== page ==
Companies have a growing need for tools to help them store, analyze, and manage massive amounts of data. Business Insider asked venture capitalists to name the top startups in the big data space — including ones that they have no relationship to — and why they think the company will boom in 2020.  Here are the 29 startups they named, plus how much they've raised. Visit Business Insider's homepage for more stories. Data operations and data engineering have taken off, investors say. Companies are increasingly collecting vast swathes of data, though it's often fragmented across the silos of their business. This makes tools for processing that data — and staying in line with regulations to keep it private and secure — more necessary than ever, says Derek Zanutto, general partner at CapitalG (formerly Google Capital). "It's a pretty interesting space now given the pain points you're seeing from large enterprise accounts," Zanutto told Business Insider.  To glean value from their data, companies are also turning to tools to analyze and process data using AI and machine learning, which can have a "pretty dramatic impact" on an organization, says Louisa Xu, partner at IVP. "Data science budgets aren't going away anytime soon," Xu told Business Insider. Zanutto, Xu, and more than a dozen other investors recommended the top 29 data startups they believe will thrive this year and why (all funding data from PitchBook unless otherwise noted):SEE ALSO: These are the best strategies to cut cloud computing costs during the pandemic, according to experts Elementl Startup: Elementl Total funding raised: Undisclosed What it does: Elementl develops an open source software library to build applications for data engineers and data scientists to collaborate on and process data. Recommended by: Louisa Xu, IVP (no relationship)  Why it will boom: "It's a much easier way for developers to create clean, usable accessible data... The founder is a former engineer from Facebook and created GraphQL, which is getting strong." Trace Data Startup: Trace Data Total funding raised: $5 million What it does: Trace Data builds a platform for managing data while making sure it stays private. Recommended by: Rama Sekhar, Norwest Venture Partners (no relationship) Why it will boom: "Trace Data is at the intersection of two massive markets: data management and cybersecurity. Security is all about managing and tracking data for which Trace Data has developed a unique and defensible approach. The team's backgrounds from Mulesoft and AppDynamics are a perfect fit for solving this nontrivial problem." Monte Carlo Startup: Monte Carlo Total funding raised: undisclosed What it does: Monte Carlo builds a data monitoring platform that helps make sure data is reliable.  Recommended by: Glenn Solomon, GGV Capital (investor) Why it will boom: "If you're building a data driven business, and your data is not accurate, you'll be making bad decisions based on bad data. Turns out this is a really common problem. You don't get accurate data and have missing data or failed data. They really solved this problem. They're in their early days, but they're looking extremely promising so far." Materialize Startup: Materialize Total funding raised: $8.5 million What it does: Materialize builds an engine for streaming and accessing data, allowing users to get updated within milliseconds. Recommended by: Arif Janmohamed, Lightspeed Venture Partners (investor) Why it will boom: "They really focused on at-scale data warehousing insights...The team here is exceptional." Kaskada Startup: Kaskada Total funding raised: $9.77 million  What it does: Kaskada is a data science startup that builds a platform to help data scientists and engineers develop machine learning features. Recommended by: Voyager Capital's James Newell (investor) Why it will boom: "They help organizations drive more impact from machine learning by increasing the speed of innovation and computing features in real time. Kaskada's leaders have built similar systems for Google and AWS and bring this caliber of cutting-edge technology to other enterprises with their feature engineering platform."   Tonic Startup: Tonic Total funding raised: $10.76 million What it does: Tonic has developed a platform that can create mock datasets based on characteristics of real, secure ones, to help developers, data scientists, and salespeople have access to a company's data without running afoul of privacy standards or regulations. Recommended by: Glenn Solomon, GGV Capital (no relationship) Why it will boom: "Tonic.ai is focused on the problem of: As a developer, you need production data to work on. You need production data to make sure [a product] works right. The problem with production data is it's sensitive. Production data is going to have people's names in it and their order history. That stuff is super secure. Given data privacy regulations, you can no longer hand it out to developer to use... It's very difficult to hide that information and still make that data relevant. This is a company that's figured out how to do that."   Fishtown Analytics Startup: Fishtown Analytics Total funding raised: $12.9 million What it does: Fishtown Analytics builds dbt, an open source data analytics tool to help with gathering insights. Recommended by: Martin Casado, Andreessen Horowitz (investor) Why it will boom: "dbt has an incredibly vibrant community of users who love the product — it's truly a best-of-breed for bottoms up, open source projects." Cyral Startup: Cyral Total funding raised: $15.1 million What it does: Cyral develops a platform that helps companies protect their most valuable information against unauthorized access while still keeping applications running smoothly. Recommended by: Rama Sekhar, Norwest Venture Partners (no relationship) Why it will boom: "The conversation started around GDPR. It evolved into 'How do we protect people's personal information, credit card information? And how do we track that as it goes across multiple layers?'" Hypersonix Startup: Hypersonix Total funding raised: $15.1 million What it does: Hypersonix is a cloud platform that helps businesses in e-commerce, grocery, restaurant, hospitality and other consumer-focused industries, use AI to turn their data into actionable business information in real time. Recommended by: Intel Capital (investor) Why it will boom: Many businesses have their information stored in different silos, which has been a key challenge for AI technologies which needs quick and easy access to data. Hypersonix is addressing that need with an autonomous AI platform that uses a virtual assistant to collect and process data stored in different locations and quickly turn them into "predictive and insights," an Intel Capital spokesperson told Business Insider. Anyscale Startup: Anyscale Total funding raised: $20.6 million What it does: Anyscale builds an open source platform that helps developers build distributed applications, or large-scale applications distributed on multiple networked computers. Recommended by: Louisa Xu, IVP (no relationship) Why it will boom: "The underlying trend is, distributed computing is becoming the norm, not the exception... The challenge is to find a way to build distributed applications without all the infrastructure underlying it." Rockset Startup: Rockset Total funding raised: $21.67 million What it does: Rockset builds a search and analytics engine to help developers build cloud apps.  Recommended by: Jerry Chen, Greylock Partners (investor) Why it will boom: "Rockset is the first real-time database in the cloud... It allows developers to build the next generation of apps." Streamlit Startup: Streamlit Total funding raised: $27 million What it does: Streamlit builds an open source project for data scientists and developers to easily build AI applications. Recommended by: Glenn Solomon, GGV Capital (investor) Why it will boom: "They noticed in their prior jobs that there's a big gulf in what they do — building machine learning models — and operationalizing that in companies. They're trying to close that gap... They haven't yet tried to commercialize, but a ton of enterprises are saying to them: We're using you and we want to pay you and we know what we need from you to pay. That's what they're building now." Labelbox Startup: Labelbox Total funding raised: $38.9 million What it does: Labelbox built a system for "cleaning" data for use in artificial intelligence applications, through categorizing, labeling, and more.  Recommended by: Bucky Moore, Kleiner Perkins (investor) Why it will boom: "Any new AI application begins with the collection of labeled data necessary to train the model. Labelbox has built a training data platform that enables organizations to collaboratively manage, annotate, and iterate on data to accelerate the improvement of AI and ML models." Fauna Startup: Fauna Total funding raised: $56.5 million as of July 2020 What it does: Fauna builds an application program interface (API) that helps developers access data and develop web and mobile applications without having to manage servers, eliminating much of the manual grunt work developers usually have to go through to build a secure and scalable app. Recommended by: Madrona Venture Group (investor) Why it will boom: "Fauna just pulled in a big round and secured Bob Muglia [former CEO of data warehousing startup Snowflake] as the chairman of the board."    ExtraHop Startup: Extrahop Total funding raised: $61.62 million as of May 2014 What it does: ExtraHop is a cloud security and analytics startup with a core product that uses machine learning to analyze customer networks to spot threats and make sure applications are running properly. Recommended by: Madrona Venture Group (investor) Why it will boom: "Extrahop has been in the data business for years and since adopting a solution-focused on security has grown substantially."  DefinedCrowd Startup: DefinedCrowd Total funding raised: $63.3 million as of May 2020 What it does: DefinedCrowd builds a data science platform to improve training data used in machine learning. Recommended by: Voyager Capital's James Newell (no affiliation) Why it will boom: Founded by Microsoft veteran Daniela Braga, the startup is gaining momentum, Newell said. It recently raised $50.5 million, which the company said was the largest-ever Series B round raised by a woman-led US artificial intelligence company. Starburst Data Startup: Starburst Data Total funding raised: $64 million What it does: Starburst Data develops tools that let developers rapidly access and analyze huge amounts of data. Recommended by: Jai Das, president of Sapphire Ventures (no relationship) Why it will boom: Starburst Data has come up with tools that make it easy and cost-effective to access enterprise data that's stored in different locations, said Jai Das, president of Sapphire Ventures. "Starburst Data enables any data analyst to access and operate data in these various silos," he told Business Insider.       Igneous Startup: Igneous Total funding raised: $67.66 million  What it does: Igneous is an enterprise data management startup that helps customers such as high tech manufacturers and financial institutions manage the billions of files and petabytes of data in their data centers. Recommended by: Founders' Co-op's Chris DeVore (no relationship) Why it will boom: "Igneous is still in the quiet growth phase, but has incredible technical leadership and the right solution for the market; they last raised $25 million about a year ago so not yet in the unicorn club but trending." Kong Startup: Kong Total funding raised: $71 million What it does: Kong allows developers to connect their services and APIs (application programming interfaces) to build apps across clouds and data centers. Recommended by: Glenn Solomon, GGV Capital (investor) Why it will boom: "You can think of it as a data nervous system of a company. They route and traffic all the data that lives in a business. You can do a lot in that position. You can make sure the applications and services that are most important get the highest quality. You can make sure that security is maintained." StreamSets Startup: StreamSets Total funding raised: $77.25 million What it does: StreamSets develops a platform to help companies manage, monitor, and stream large sets of data. Recommended by: Aaron Jacobson, New Enterprise Associates (investor) Why it will boom: "We've seen a breakout in enterprise demand for cloud data lakes and StreamSets offers the leading solution for companies to deliver their data to the cloud." Dremio Startup: Dremio Total funding raised: $115 million What it does: Dremio builds a data lake engine, which helps companies analyze and gather insights from large amounts of data. Recommended by: Rama Sekhar, Norwest Venture Partners (investor) Why it will boom: "Data is exploding, but data lakes have failed to live up to their promise. Dremio uses a brand new approach which allows businesses to keep their data where it is while the Dremio Cloud Data Lake Engine finds it and serves up analytics on demand and in real time."  InfluxData Startup: InfluxData Total funding raised: $120.73 million What it does: InfluxData is an open source database for analyzing and monitoring data from Internet of Things applications and connected devices. Recommended by: Rama Sekhar, Norwest Venture Partners (investor) Why it will boom: "Sensors on devices from cars and clothing, to factories and farms generate data that is best understood when organized in the time dimension, making time-series databases the fastest growing database category right now. InfluxData's new InfluxDB Cloud service is the most powerful time series database as a service on the market." Qubole Startup: Qubole Total funding raised: $122 million What it does: Qubole builds a cloud-based platform that automatically manages and analyzes data. Recommended by: Arif Janmohamed, Lightspeed Venture Partners (investor) Why it will boom: "The team there invented Hive which was an early open source project in the data space. They were previously at Facebook. Qubole has built a cloud-first set of data engines that help some of the largest companies in the world solve problems and build applications." Domino Data Lab Startup: Domino Data Lab Total funding raised: $123.6 million What it does: Domino Data Lab's platform helps businesses manage their AI tools. CEO Nick Elprin said the startup makes it possible for businesses to avoid the confusion and clutter caused by having different, uncoordinated AI tools. "One of the chief analytics officers we work with actually said her data science organization was like a bunch of six-year olds playing soccer," he told Business Insider in a recent interview. Recommended by: Daniel Doctor, managing director of Dell Technologies Capital (investor) Why it will boom: Major companies use Domino Data Labs's technology, including Bristol-Myers Squibb, Bayer, VMware and Dell, Daniel Doctor, managing director of Dell Technologies Capital, said. The startup's platform has emerged as "the data science system of record that enables enterprises to develop, deploy, and manage high-impact machine learning models quickly and easily," he told Business insider.     Clari Startup: Clari Total funding raised: $146 million as of October 2019 What it does: Clari's platform uses artificial intelligence to turn data collected from a company's sales, marketing, account management operations into insights that different teams can use to win over and retain customers. Recommended by: Madrona Venture Group (investor) Why it will boom: "Clari is disrupting legacy products and has a huge impressive list of customers including public companies that use them to fine tune to forecasts." Highspot Startup: Highspot Total funding raised: $212.2 million as of December 2019 What it does: Highspot uses machine learning to help salespeople land and retain customers by organizing and recommending the types of sales content — such as brochures or case studies — most likely to help them win a deal. Recommended by: Madrona Venture Group (investor) Why it will boom: Run by one of Microsoft CEO Satya Nadella's former lieutenants, Highspot, the startup is already a leader in its industry, Madrona spokeswoman Erika Shaffer said. Highspot raised $75 million late last year from investors including Microsoft rival Salesforce.  Qumulo Startup: Qumulo Total funding raised: $357.15 million as of July 2020 What it does: Qumulo is a hybrid cloud storage startup that helps customers manage data inside their own data centers and the cloud. Recommended by: Founders' Co-op's Chris DeVore (no relationship) Why it will boom: "Qumulo surprised a lot of folks with their recent financing — they had some early challenges but have quietly been executing really well for several years, which investors obviously noticed and appreciated." Collibra Startup: Collibra Total funding raised: $389.96 million What it does: Collibra builds a data intelligence platform to help companies manage their data and make decisions based off of it. In addition, it helps companies manage data-related policies. Recommended by: Derek Zanutto, CapitalG (investor) Why it will boom: "As data within the enterprise continues to proliferate at a rapid pace and data regulations become more stringent, we believe that Collibra is well positioned to become the system of record for data." ThoughtSpot Startup: ThoughtSpot Total funding raised: $743.7 million What it does:  ThoughtSpot helps businesses use AI to visualize their data in order to make decisions faster. Recommended by:  Jai Das, president of Sapphire Ventures and Arif Janmohamed, Lightspeed Venture Partners (investors) Why it will boom: Cloud-based data visualization has become a critically important technology that gives businesses an quick and more convenient way to understand business trends and needs through graphic images that are easy to understand and interpret. Salesforce's Tableau has been one of the leading platform's in this space. ThoughtSpot is considered one of its top rivals, and investor Jai Das, president of Sapphire Ventures, says the startup has been growing steadily "with its simple, easy-to-use search based interface." "The company makes it really easy for knowledge workers to slice and dice their data in order to get timely insights," he told Business Insider. Arif Janmohamed, partner at Lightspeed Venture Partners, says ThoughtSpot has built a modern version of Salesforce's data analytics platform Tableau. "ThoughtSpot is tackling the massive business intelligence space," Janmohamed said. "The team there is exceptional. Some of the customers are some of the largest fortune 500 companies. They're solving the problem of business intelligence."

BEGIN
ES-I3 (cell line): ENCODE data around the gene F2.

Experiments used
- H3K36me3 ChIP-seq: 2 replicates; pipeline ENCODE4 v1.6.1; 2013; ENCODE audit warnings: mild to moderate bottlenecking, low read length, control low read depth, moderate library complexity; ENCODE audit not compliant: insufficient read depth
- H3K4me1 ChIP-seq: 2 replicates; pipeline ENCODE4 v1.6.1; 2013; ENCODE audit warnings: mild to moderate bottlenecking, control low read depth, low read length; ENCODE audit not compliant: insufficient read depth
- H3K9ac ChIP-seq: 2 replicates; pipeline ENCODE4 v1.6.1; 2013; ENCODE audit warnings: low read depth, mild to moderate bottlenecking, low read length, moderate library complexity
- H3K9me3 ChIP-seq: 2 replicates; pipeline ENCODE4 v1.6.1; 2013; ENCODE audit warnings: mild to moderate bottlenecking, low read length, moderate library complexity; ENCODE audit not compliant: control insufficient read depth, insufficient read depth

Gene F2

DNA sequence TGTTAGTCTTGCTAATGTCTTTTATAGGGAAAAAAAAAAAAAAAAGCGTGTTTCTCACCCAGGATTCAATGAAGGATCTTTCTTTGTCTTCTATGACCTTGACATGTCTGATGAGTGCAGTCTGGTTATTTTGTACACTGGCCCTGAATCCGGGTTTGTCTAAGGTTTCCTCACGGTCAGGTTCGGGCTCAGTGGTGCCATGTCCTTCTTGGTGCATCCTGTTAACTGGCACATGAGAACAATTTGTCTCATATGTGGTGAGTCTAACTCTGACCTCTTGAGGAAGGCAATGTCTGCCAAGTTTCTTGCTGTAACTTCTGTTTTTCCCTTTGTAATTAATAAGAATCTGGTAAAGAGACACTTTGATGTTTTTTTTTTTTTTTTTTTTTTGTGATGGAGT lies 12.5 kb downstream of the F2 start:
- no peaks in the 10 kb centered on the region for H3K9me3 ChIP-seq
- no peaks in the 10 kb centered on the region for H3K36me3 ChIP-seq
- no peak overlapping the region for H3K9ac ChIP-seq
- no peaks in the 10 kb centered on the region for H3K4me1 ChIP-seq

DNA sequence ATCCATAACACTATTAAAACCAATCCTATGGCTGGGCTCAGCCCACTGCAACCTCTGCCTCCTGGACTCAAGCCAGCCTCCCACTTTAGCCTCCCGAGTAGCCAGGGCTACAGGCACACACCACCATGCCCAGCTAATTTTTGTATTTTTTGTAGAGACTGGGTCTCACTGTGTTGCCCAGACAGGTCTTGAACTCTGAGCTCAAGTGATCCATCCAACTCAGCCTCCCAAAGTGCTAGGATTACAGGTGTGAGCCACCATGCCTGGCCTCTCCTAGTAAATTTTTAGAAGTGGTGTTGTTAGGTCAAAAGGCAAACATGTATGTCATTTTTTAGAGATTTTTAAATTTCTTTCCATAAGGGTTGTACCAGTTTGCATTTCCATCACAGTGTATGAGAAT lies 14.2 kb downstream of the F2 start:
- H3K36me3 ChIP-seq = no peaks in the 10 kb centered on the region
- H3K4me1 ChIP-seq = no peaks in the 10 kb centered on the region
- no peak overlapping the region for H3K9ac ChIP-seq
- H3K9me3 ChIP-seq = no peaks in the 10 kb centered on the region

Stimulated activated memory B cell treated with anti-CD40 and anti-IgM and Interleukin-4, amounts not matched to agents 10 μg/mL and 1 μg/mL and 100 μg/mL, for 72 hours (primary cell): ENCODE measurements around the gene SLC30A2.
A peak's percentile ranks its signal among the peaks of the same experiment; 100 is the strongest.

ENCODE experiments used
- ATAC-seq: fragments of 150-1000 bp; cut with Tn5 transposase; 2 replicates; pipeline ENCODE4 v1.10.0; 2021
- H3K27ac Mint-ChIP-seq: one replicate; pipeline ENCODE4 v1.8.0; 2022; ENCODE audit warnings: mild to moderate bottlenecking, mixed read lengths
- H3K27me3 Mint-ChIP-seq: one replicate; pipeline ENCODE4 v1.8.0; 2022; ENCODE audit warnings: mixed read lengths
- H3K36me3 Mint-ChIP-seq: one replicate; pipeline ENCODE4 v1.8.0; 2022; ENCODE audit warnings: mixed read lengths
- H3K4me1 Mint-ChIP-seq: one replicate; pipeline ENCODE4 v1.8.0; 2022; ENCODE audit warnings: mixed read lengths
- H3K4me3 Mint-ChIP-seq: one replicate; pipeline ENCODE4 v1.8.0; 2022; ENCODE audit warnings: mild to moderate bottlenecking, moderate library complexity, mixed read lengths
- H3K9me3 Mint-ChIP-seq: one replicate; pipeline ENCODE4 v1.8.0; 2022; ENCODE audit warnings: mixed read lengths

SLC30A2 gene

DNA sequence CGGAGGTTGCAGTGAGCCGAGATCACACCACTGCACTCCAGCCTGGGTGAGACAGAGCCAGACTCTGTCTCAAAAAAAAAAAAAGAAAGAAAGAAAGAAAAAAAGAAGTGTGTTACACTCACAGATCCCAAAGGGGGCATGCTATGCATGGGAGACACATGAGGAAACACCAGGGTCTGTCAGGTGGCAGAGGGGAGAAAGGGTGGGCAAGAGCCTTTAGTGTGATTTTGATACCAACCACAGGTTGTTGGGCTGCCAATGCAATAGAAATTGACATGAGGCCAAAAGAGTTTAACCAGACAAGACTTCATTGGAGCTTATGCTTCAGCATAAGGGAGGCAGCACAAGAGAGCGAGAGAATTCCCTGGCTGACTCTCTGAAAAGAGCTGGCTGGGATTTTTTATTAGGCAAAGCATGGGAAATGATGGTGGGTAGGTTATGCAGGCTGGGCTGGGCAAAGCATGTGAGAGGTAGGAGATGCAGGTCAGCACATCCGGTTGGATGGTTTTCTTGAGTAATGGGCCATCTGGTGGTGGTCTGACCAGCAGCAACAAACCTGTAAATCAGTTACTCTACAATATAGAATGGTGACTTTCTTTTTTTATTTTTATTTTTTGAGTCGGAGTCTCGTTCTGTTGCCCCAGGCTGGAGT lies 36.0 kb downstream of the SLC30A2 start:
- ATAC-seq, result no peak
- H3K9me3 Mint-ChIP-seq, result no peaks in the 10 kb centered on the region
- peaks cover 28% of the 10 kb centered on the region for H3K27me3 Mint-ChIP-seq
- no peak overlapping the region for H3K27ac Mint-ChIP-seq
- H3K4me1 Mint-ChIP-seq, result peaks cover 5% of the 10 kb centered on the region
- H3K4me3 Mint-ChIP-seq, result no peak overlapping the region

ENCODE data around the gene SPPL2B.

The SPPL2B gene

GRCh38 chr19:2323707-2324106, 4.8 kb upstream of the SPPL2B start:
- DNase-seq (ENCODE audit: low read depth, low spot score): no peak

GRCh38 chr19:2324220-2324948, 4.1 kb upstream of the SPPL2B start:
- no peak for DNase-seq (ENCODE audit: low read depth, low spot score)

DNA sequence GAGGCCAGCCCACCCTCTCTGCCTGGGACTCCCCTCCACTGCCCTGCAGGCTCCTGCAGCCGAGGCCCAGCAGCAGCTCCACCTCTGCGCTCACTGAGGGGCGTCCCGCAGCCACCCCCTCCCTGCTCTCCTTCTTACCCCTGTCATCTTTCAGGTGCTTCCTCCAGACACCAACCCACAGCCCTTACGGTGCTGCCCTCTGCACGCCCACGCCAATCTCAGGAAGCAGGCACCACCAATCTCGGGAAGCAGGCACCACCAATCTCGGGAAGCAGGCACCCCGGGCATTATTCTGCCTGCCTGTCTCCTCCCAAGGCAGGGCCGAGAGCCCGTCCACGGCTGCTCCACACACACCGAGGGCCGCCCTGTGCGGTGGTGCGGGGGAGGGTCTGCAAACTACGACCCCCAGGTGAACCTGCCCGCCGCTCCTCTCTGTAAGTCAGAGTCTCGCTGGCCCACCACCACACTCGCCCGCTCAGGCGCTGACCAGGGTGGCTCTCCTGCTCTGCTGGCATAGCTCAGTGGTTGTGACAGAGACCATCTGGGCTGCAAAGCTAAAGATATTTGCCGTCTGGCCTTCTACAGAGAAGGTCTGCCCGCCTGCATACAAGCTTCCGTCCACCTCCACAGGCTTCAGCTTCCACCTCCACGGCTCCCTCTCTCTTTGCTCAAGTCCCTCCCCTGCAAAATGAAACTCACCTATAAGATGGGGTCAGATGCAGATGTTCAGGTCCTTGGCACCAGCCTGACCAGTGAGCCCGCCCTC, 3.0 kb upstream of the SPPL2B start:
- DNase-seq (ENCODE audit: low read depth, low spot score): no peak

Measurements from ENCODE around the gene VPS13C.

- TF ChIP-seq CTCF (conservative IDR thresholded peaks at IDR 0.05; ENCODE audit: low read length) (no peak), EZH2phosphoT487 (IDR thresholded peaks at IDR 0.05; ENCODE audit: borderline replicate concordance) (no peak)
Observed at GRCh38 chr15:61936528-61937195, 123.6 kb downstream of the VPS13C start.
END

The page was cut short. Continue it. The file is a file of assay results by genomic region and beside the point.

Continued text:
For years, potential competitors kept an eye on Tesla as it absorbed all the risk of creating a viable market for electric vehicles. While the electric-vehicle market hovers in the single digits, the conventional wisdom was that Tesla would exhaust itself proving that consumers actually wanted to go electric. But with the EV market now poised to rapidly grow, Tesla finds itself with the most powerful brand, nurtured for more than a decade by charismatic, controversial CEO Elon Musk. Visit Business Insider's homepage for more stories. In the car business, it's often said that brands are grand, but products pay the bills. In other words, you can capture or retain customers with what your company stands for, but long-term, if you don't have great vehicles, you're going to have a problem. For almost its entire history, more than 15 years, Tesla has inverted that wisdom. A few years ago, the carmaker was barely selling any vehicles relative to its global competitors. Last year, Tesla delivered only about 250,000 vehicles, while General Motors sold almost 8 million. Investors have decided that this means Tesla should be worth $300 billion in market capitalization, more valuable than GM, Ford, and Fiat Chrysler Automobiles combined — and topping Volkswagen and Toyota, the two biggest automakers on Earth. Vehicle sales obviously don't add up to $300 billion in value; Tesla's quarterly revenue remains far below a Detroit Big Three car company. It's a bet on the future, and a prediction that Tesla should be able to expand its near-monopoly of the EV market as that market grows from a currently tiny basis, merely 1-2% of worldwide sales. Investor optimism is that Tesla will maintain a dominant share, increase it scale, and notch enviable profit margins, perhaps more than 10% (high-volume luxury carmakers operate at that level, while mass-market companies run in the single-digit range).  But for now, the Tesla brand is mighty. Here's how that happened:FOLLOW US: On Facebook for more car and transportation content! The Tesla brand predates its first vehicle. But it was the original Roadster that announced Tesla's objectives to the world in the mid-2000s. The Roadster combined high-performance with a save-the-planet mission. The previously best-known electric car was the innovative EV1, introduced in the 1990s, but infamously killed by General Motors. The original Tesla Roadster, with its sub-4-second 0-to-60 mph time, proved that an electric car could be more than a glorified golf cart. The mission was clear, but it needed a compelling megaphone in the person of CEO Elon Musk. After selling PayPal to eBay in 2002, Musk sunk hundreds of millions of dollars into Tesla and other futuristic ventures. Musk cultivated the image of a maverick nerd who lived by his own rules. His brand-building wasn't limited to Tesla. With SpaceX, he sought to make humanity "multi-planetary," to "back up the biosphere" by ushering in a new age of private spaceflight, with an ultimate goal of colonizing Mars. He was like a science-fiction film character, at times a hero, at times something of a villain — or at least a controversial antihero. He mingled with celebrities. At times, he did more than mingle. After three marriages (twice to Talulah Riley), he partnered with musician Grimes (real name: Claire Elise Boucher). The two later welcomed a son to the world. A big part of the Tesla brand was Musk's seemingly reflexive, problem-solving entrepreneurship, cultivated in Silicon Valley. After he got stuck in LA traffic en route to SpaceX HQ, he founded the Boring Company to dig tunnels under the freeways. He also served as chairman of his cousin Lyndon Rives' startup, SolarCity. Tesla acquired the company in 2016. Musk's master plan was to power electric vehicles, among other things, by using what he called the giant fusion reactor in the sky — the Sun. Tesla's brand was built using almost zero money spent on advertising. Instead, Musk presided over spectacular product unveilings, such as the New Roadster in 2017. Musk also put himself out there as the leading high-tech business leader with ideas about how to decarbonize the planet and head off a global-warming disaster. In 2015, he gave a speech at the Sorbonne calling for a carbon tax. Musk also moved quickly when Donald Trump was elected president in 2016. The CEO wanted to press the carbon-tax case with the chief executive. Musk also kept Tesla in the news for less virtuous reasons. A failed effort take the company private in 2018 landed him in trouble with the Securities and Exchange Commission. He wound up losing his chairman title and had to pay a multimillion-dollar fine. Musk also routinely taunted prominent Wall Street short sellers, at one point in 2020 creating Tesla-branded short shorts. In fact, the entire Tesla-Wall Street story contributed to the brand. By 2020, after a monumental rally, Tesla had become the most valuable automaker in the world, worth $300 billion. Early investors were sitting on a 6,350% return. Musk also knew how to sense when trends were shifting. As the electric-vehicle market expanded, some tech firms moved into self-driving cars. Musk then amplified Tesla's efforts, taking personal responsibility for the carmaker's Autopilot semi-autonomous tech. Tesla's tech was as a big a part of the brand as anything else. The robots at its California factory became mechanical characters, with names from the "X-Men" movies. They even costarred with Musk in revealing new vehicles, such as the dual-motor Model S in 2014. If it seemed like Musk was channeling Tony Stark from the "Iron Man" movies — well, it was actually the other way around. Robert Downey Jr.'s character was based on Musk. Musk is a genius at crossbranding. When SpaceX launched its Falcon Heavy rocket in 2018, Musk's personal Tesla Roadster was onboard, as the payload. It was the most stunning car commercial in human history. But it wasn't all a big show under a big tent. Tesla was selling cars, from the Model S sedan ... ... to the Model X SUV. The Model 3 was a mass-market sedan ... ... And it had a crossover SUV stablemate, the Model Y. There was also the Tesla Semi ... ... The updated new Roadster ... ... And the completely out-there Cybertruck. Beyond vehicles, Tesla applied its battery expertise to both home and utility grade storage. After the merger with SolarCity, Tesla introduced its Solar Roof product. The panels were the roof tiles, rather than sitting on top of the roof. Even Tesla's factories became part of the branding story. The first plant in California, later joined by a Gigafactory in Nevada. A factory in Shanghai went online in 2020, and two new plants were announced for Berlin and Austin, Texas. It wasn't as if Tesla stood alone in the electric-car market. Competitors included the versatile, affordable Chevy Bolt EV (starting at $37,000) ... ... And the exotic, anything-but-affordable Porsche Taycan (started at $104,000). But even though the EV market globally accounts for just around 1% of total vehicle sales, by 2020 Tesla had achieved a near monopoly level of share: roughly 80%. The power of brand-delighted Musk. He never wanted to go it alone, and the arrival of numerous new EVs from major automakers simply meant that Tesla's mission of accelerating the shift away from fossil fuels was for real. An electric VW bus — I.D. Buzz — was but a single example. General Motors and CEO Mary Barra committed to an electric destiny, with a plan to launch 22 new EVs by 2023 and creating an entire battery technology, called "Ultium." GM also revived the Hummer nameplate — as a GMC-badged all-electric pickup with a claimed 1,000 horsepower and 0-60 mph time of 3 seconds. And Ford created the Mustang Mach-E, the first new Mustang-branded car since the mid-1960s. Even Musk rival Henrik Fisker got back in the game, founding a new company, Fisker Inc., that promised four new EVs by 2025. But nobody has the brand power that Musk has created for Tesla. It's apparent now that the competition is playing catch-up. But that might be impossible. Experian recently said that of Tesla owners it surveyed, more than 80% would own again. It isn't going to be easy to take on Tesla.
More

Top